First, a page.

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Ambassador projects, expansion Russian team
Philips exploits potential of LEDs in Russian market
Maciej Krol, Alisa Shlyuykova (the new Key Account Manager) and Wim Steeghs of Philips at the FlowersExpo Moscow.
Interested, but hesitant
LED lightning is increasingly being used by growers all over the world. However, in Russia, it is still something new as the majority of the growers still grow under HPS lamps. Therefore it is an interesting market for Philips to enter. According to Wim Steeghs, the Russian growers are interested in new techniques like LEDs but are not aware of the advantages. "There are even rumours that LEDs are not beneficial. These rumours came into existence as some random LED suppliers installed the hardware without having the know-how of making them work - meaning knowing how to create the correct hardware and using plant specialism to make it work. So, some Russians are not eager to try it again", says Steeghs. For this reason Philips has been participating at the FlowersExpo for several years now. "We know the advantages of LEDs. We have 9 years of experience from all over the world.”
In order to show and prove the advantages of using LEDs over HPS, Philips is starting up so-called Ambassador projects in Russia. With these projects, they partner up with growers and install LEDs in their greenhouse and - this is according to Steeghs the key to success- will support them during the entire cultivation process. In the Krasnodar region, for example, they installed LEDs at a big cucumber grower. They do not have a trial running yet for flowers. They are looking for partners. "We have contacts with a lot of flower farmers and we met some interested growers at the FlowersExpo. In the Benelux we already have more than 5 hectares with TopLight HighOutput in roses. In Russia however, we need to be patient and should not rush into a project. There are some requirements; it is important to know if the grower really wants to participate, if they are capable of handling high tech equipment and of course if they are able to reach a required payback time"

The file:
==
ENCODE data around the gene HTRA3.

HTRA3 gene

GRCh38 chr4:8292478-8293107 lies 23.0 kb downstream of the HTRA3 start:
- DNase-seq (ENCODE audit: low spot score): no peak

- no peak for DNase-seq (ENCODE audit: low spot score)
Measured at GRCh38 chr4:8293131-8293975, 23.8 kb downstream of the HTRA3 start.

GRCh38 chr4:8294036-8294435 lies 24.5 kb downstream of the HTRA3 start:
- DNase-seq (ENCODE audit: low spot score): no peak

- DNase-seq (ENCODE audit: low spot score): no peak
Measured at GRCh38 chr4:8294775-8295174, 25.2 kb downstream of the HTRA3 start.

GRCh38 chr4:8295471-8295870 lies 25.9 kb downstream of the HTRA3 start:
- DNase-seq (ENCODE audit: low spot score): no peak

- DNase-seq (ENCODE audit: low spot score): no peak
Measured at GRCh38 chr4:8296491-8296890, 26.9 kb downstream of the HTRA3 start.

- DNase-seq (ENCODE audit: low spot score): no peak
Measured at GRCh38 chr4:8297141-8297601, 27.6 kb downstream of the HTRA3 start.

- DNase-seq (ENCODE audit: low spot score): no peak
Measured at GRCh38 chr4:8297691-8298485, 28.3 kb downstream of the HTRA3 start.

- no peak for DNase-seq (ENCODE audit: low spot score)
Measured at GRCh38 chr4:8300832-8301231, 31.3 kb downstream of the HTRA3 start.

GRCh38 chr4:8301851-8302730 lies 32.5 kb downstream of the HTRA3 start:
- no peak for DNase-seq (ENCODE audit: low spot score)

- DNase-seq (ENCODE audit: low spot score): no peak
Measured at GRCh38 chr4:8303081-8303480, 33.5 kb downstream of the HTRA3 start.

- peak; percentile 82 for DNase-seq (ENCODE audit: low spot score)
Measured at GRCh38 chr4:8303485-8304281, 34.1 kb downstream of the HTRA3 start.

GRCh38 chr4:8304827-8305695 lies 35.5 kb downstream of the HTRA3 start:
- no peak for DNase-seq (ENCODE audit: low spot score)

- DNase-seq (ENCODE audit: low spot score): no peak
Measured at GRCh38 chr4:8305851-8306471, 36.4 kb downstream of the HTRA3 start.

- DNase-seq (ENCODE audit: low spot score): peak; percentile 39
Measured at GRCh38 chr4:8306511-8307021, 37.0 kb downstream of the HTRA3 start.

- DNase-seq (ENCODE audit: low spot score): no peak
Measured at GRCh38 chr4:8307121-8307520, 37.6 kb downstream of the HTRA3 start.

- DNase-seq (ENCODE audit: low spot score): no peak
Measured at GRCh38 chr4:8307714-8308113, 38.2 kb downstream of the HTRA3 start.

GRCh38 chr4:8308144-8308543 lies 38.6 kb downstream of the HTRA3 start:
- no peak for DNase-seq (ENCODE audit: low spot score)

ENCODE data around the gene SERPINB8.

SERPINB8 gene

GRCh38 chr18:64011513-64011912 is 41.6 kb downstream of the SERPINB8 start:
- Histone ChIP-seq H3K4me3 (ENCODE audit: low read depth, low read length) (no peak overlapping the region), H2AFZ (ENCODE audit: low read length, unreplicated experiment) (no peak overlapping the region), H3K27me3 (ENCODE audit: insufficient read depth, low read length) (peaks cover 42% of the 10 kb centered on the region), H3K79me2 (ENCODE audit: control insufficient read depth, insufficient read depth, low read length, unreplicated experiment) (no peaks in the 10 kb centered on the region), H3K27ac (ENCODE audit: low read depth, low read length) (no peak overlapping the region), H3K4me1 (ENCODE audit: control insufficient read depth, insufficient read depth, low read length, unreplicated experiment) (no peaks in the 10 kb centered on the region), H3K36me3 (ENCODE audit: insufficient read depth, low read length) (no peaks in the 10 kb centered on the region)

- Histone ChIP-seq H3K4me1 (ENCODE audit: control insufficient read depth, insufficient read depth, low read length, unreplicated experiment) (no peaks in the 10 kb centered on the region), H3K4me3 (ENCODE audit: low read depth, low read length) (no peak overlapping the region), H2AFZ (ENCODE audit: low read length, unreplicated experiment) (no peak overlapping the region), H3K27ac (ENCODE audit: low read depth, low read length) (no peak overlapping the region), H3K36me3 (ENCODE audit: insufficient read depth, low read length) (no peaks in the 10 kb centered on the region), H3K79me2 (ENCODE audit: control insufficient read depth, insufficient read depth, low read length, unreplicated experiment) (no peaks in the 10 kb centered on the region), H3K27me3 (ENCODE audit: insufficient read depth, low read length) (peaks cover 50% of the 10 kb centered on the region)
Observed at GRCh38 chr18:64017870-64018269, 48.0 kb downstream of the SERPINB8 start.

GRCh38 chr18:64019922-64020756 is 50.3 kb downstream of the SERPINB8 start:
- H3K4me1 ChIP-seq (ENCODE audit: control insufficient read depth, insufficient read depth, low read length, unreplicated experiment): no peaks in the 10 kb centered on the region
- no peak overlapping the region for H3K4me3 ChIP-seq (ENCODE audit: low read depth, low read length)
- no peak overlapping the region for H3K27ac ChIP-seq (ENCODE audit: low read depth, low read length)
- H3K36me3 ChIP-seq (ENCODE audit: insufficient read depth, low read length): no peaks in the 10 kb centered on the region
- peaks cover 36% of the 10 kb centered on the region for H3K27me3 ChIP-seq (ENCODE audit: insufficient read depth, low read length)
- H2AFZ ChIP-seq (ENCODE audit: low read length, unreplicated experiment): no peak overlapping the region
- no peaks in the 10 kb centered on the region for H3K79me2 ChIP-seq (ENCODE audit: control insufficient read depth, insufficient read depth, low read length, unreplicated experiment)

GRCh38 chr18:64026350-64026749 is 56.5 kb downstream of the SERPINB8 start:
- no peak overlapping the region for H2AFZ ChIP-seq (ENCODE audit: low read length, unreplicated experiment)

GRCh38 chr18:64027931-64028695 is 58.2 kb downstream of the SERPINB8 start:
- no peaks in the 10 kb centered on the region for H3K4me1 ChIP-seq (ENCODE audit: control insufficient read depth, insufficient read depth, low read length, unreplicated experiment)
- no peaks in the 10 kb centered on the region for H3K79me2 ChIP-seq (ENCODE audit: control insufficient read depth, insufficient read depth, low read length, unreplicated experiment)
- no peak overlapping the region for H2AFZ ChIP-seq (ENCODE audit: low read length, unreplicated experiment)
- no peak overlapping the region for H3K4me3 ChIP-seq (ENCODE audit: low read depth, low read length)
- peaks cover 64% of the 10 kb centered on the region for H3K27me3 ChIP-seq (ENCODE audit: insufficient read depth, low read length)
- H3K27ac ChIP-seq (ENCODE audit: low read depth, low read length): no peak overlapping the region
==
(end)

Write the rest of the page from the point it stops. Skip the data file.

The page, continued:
According to Steeghs, "Even though LEDs will save money in the end -and it has a relatively short payback period (about 2-4 years)-, it remains a large investment. On top of that, financing a project does not seems to be that easy in Russia.
Expansion Russian team
Philips approach is to work in a triangle of knowledge. A key account manager, an application engineer and a plant specialist. All three will make a project successful in this approach together with a partner. The triangle/ team is now in place for Central Eastern Europe with an expansion of the team in Russia.
So, to exploit the potential of the Russian market and to manage future projects, they expanded their Russian team with a Key Account Manager; Alisa Shlyuykova. She will not only supply the hardware itself, but is also invest in transferring her knowledge about LEDs to the Russian growers. Shlyuykova studied at the Wageningen University in the Netherlands and has done several projects in Russia, the Netherlands, Belgium and several other European countries. Now, she will bring it over to the Eastern European countries, where she already has experience in developing new businesses. "So, the next step is to teach the local partners how to sell it, how to install it and how to maintain it. As a Key Account Manager, you have to know a bit of everything; the hardware, plant specialism, finance and sales", says Steeghs.
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